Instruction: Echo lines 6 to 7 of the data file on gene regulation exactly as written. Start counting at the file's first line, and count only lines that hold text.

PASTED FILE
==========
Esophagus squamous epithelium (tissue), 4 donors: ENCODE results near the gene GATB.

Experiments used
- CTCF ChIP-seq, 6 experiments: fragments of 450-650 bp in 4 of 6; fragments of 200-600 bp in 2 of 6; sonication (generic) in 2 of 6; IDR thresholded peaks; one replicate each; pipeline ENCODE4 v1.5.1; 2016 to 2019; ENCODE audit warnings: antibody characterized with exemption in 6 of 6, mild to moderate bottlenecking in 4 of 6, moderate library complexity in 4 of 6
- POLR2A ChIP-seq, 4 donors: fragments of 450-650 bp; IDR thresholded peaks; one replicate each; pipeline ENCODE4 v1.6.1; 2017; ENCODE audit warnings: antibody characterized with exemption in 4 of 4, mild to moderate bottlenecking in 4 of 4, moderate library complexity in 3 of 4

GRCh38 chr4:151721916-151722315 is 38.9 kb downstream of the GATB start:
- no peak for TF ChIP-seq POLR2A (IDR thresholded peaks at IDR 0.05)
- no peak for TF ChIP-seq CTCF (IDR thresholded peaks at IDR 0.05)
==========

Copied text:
- no peak for TF ChIP-seq POLR2A (IDR thresholded peaks at IDR 0.05)
- no peak for TF ChIP-seq CTCF (IDR thresholded peaks at IDR 0.05)